Illuminaire was launched in April 2009, just two months after the preview of Alexis @ Alexandra by Fission Group and Yi Kai Development. At the 293-unit Alexis, the majority were one-bedroom units of 366 to 527 sq ft, and they were snapped up within three days. The success ushered in a new generation of shoe-box apartments called “Mickey Mouse units”.
Shoebox units became a popular way for developers to keep units affordable without reducing the average price psf. These units proved to be a hit with investors as well, especially HDB dwellers, as the absolute prices amounted to less than $1 million.
Suites @ Guillemard, launched in October 2009, offered one-bedroom units of 258 sq ft, the equivalent of the smallest suite in a luxury boat plying the Mekong River. Despite the public outcry, all 72 units in the freehold development on Lim Ah Woo Road in Geylang were snapped up in a day. The project was completed last year.
URA subsequently imposed a minimum size of 40 sq m (430 sq ft) on one-bedroom units. The stock of completed shoebox units (50 sq m or smaller) is expected to balloon from 2,400 units as at end-2011 to 11,000 by end-2015, according to a URA circular in September 2012.
In order to limit the proliferation of shoebox units in suburban condo projects, URA introduced a new formula for developers to calculate the maximum units they can build in a project. The formula capped the overall average unit size in a development to 70 sq m (754 sq ft), equivalent to the size of a three-room HDB flat. The rule took effect from November 2012.
Developers found themselves in a dilemma with the implementation of the new regulation: The more shoebox apartments they introduced into a project, the more four- or five-bedroom units and penthouses they needed to add on the other end of the spectrum to keep the overall average unit size at 754 sq ft.
“We will be creating more problems for ourselves as we could end up selling out all our shoebox units, but be unable to clear the penthouses or four- or five-bedroom units,” explains EL Development’s Lim. That led to his decision to exclude shoebox units and penthouses from Symphony Suites.
Prior to Symphony Suites, the other significant suburban condo project undertaken by EL Development was the 810-unit La Fiesta on Sengkang Square. The launch of the project in January 2013 coincided with the announcement of a hike in the additional buyer’s stamp duty (ABSD). This led to a flurry of buyers and agents rushing to get option agreements signed before midnight when the higher stamp duty kicked in. To date, the project is substantially sold, and its 431 sq ft, one-bedroom units were the first to be snapped up. The unsold units, which number more than 20, are mainly the large four-bedroom, dual-key apartments that range from 1,345 to 1,765 sq ft.
“When it comes to large-scale projects, we are prepared for things to be a bit slow,” says Lim. “You can’t expect to move units by the hundreds in today’s market.”
SIZE MATTERS
There is no doubt that developers are building increasingly smaller residential units to keep the absolute prices affordable and yet maintain a certain price psf, says Nicholas Mak, executive director of research and consultancy at SLP International. “But there are some who are pushing the envelope and shrinking two-bedroom units to the size of one-bedroom apartments, and three-bedroom units to the size of two-bedroom ones.”
For example, when the 193-unit Natura @ Hillview was launched in April 2012, it featured one-bedroom units of 452 sq ft, two-bedroom units from 517 sq ft and three-bedroom units from 635 sq ft. That created a stir in the market, as the size of a three-bedroom apartment amounted to parking space for just seven cars. The freehold project located on Hillview Terrace has since been fully sold. It is jointly developed by Roxy-Pacific Holdings and Macly Group, developers that have achieved success in creating compact apartments.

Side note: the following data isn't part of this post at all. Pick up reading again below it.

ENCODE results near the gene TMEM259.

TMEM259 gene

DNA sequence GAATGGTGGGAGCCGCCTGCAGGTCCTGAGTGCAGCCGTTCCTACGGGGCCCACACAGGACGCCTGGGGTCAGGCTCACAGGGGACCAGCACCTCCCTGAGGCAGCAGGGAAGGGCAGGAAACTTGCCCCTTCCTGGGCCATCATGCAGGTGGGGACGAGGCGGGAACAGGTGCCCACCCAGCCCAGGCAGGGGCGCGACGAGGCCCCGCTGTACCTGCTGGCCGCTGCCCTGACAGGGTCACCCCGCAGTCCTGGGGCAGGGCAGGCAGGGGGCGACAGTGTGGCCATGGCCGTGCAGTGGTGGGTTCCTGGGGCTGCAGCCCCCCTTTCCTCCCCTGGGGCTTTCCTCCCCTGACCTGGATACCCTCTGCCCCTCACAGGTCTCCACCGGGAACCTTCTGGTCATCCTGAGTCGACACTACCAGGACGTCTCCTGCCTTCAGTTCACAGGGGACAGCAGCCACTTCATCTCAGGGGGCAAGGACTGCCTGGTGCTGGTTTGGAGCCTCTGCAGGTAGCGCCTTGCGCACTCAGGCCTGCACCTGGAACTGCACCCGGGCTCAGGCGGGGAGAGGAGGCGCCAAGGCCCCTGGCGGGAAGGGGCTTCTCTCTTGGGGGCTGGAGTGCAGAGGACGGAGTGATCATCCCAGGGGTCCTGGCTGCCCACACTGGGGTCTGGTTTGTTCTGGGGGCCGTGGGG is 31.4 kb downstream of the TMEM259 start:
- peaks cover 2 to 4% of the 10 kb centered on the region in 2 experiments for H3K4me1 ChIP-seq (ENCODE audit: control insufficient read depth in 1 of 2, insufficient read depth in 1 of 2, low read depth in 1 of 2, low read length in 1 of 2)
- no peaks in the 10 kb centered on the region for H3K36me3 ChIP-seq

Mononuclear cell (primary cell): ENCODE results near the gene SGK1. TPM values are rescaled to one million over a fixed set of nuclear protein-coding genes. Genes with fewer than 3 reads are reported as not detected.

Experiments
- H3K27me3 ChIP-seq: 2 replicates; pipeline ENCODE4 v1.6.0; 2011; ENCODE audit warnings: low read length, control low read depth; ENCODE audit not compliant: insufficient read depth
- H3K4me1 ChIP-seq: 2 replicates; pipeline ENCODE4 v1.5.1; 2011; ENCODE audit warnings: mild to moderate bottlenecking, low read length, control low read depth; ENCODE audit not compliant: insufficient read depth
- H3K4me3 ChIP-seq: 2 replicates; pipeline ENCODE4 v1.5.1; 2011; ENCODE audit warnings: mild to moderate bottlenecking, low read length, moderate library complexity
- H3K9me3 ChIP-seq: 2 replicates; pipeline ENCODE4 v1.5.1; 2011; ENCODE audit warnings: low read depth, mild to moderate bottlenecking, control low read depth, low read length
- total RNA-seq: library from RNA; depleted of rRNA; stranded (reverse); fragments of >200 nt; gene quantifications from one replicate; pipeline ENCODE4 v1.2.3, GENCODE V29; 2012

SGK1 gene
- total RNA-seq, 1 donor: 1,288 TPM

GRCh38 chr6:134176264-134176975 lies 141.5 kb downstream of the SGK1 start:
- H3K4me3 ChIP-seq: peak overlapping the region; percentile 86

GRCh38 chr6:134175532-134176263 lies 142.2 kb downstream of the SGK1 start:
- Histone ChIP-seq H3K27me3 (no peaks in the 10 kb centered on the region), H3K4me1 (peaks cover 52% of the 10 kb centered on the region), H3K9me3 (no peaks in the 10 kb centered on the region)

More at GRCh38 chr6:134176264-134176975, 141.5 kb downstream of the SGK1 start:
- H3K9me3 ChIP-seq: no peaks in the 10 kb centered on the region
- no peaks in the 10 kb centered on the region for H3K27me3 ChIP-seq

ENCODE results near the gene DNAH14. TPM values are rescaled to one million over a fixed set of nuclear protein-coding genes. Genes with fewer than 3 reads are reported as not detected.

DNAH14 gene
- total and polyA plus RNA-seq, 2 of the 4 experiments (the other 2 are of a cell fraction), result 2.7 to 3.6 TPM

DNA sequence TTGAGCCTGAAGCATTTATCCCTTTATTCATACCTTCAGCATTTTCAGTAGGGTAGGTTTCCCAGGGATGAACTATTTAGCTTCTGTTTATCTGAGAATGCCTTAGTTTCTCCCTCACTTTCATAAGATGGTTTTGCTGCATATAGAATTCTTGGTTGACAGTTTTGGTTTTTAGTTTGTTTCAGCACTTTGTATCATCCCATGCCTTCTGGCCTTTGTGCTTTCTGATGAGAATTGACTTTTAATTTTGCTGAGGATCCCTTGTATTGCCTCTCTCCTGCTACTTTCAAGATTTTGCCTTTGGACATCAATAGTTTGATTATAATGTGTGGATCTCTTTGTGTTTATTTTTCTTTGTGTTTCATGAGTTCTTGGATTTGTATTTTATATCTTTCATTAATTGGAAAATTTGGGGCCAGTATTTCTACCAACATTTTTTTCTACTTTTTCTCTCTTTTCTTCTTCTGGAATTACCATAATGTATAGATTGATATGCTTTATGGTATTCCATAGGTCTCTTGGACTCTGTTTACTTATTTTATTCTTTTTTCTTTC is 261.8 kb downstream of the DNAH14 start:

Last year, JForte Holdings launched the 106-unit Forte Suites on Mergui Road, off Rangoon Road. The freehold project is designed as a “hotel-style” development, with one-bedroom units of 441 sq ft, two-bedroom units from 603 sq ft and three-bedroom units of 624 sq ft. As at end-December, 21 units in the project were sold, with the latest median price achieved being $1,780 psf.
There are many projects with similar unit sizes in the Balestier, Rangoon Road and Little India areas as well as Geylang. “This is because such units are popular with investors, who want to rent them out,” observes Mak. “Few are buying as their primary residence.”
However, if the units are deemed to be “too small and unlivable”, they may not be easily leased out, especially in the current tenant’s market, where there is a lot of new supply coming on stream over the next two years. “Landlords of such units will have to reduce their rent, and that means the achieved rental yields will be lower than initially projected,” says Mak. “This will cool the desire for such units.”
Developers launching residential projects in the suburbs have to use the HDB flat sizes as a benchmark, says Ong Choon Fah, DTZ’s chief operating officer. “This is because most of the buyers are going to be HDB upgraders. If a two-bedroom unit in a private condominium is smaller than a three-room HDB flat, or a three-bedroom unit is smaller than a four-room HDB flat, they may not find it appealing.” Today, three-room HDB flats (with two bedrooms) are 60 to 65 sq m (646 to 700 sq ft) and four-room HDB flats (with three bedrooms) are generally 90 sq m (969 sq ft).
Recent government regulations have forced developers’ hand. For example, a four-bedroom apartment in a new development today may be about 1,000 sq ft. In the past, a typical four-bedroom unit was 1,500 to 1,600 sq ft. “But you will find huge wrap-around planter boxes, bay windows in every room or long corridors,” says Phylicia Ang, executive director of residential services at Savills Singapore. “Now, unit sizes may have shrunk, but they are more efficient.”
Bay windows and planter boxes disappeared when they were included in the computation of gross floor area (GFA) from 2009, notes SLP’s Mak. In the past, planter boxes and bay windows were exempted from GFA, but were sold as part of a homebuyer’s internal space.
However, even as apartment sizes are being reduced, mainstream developers will continue to balance affordability and livability, says Ang. They are now offering buyers choices in terms of the usage of space. For example, at Commonwealth Towers by City Developments and Hong Realty, homebuyers had a choice of a compact three-bedroom unit without yard space or an apartment that came with a yard. The difference in space is a matter of 169 sq ft, but the price difference could be at least $200,000.
Qingjian Realty is offering “CoSpace Flexi” apartments — bare-shell units at reduced prices — and allowing buyers to customise the units to suit their needs.
“The plus point is that developers are offering homebuyers more choices in terms of flexibility in the usage of space,” says DTZ’s Ong.
This article appeared in the City & Country of Issue 664 (Feb 16) of The Edge Singapore.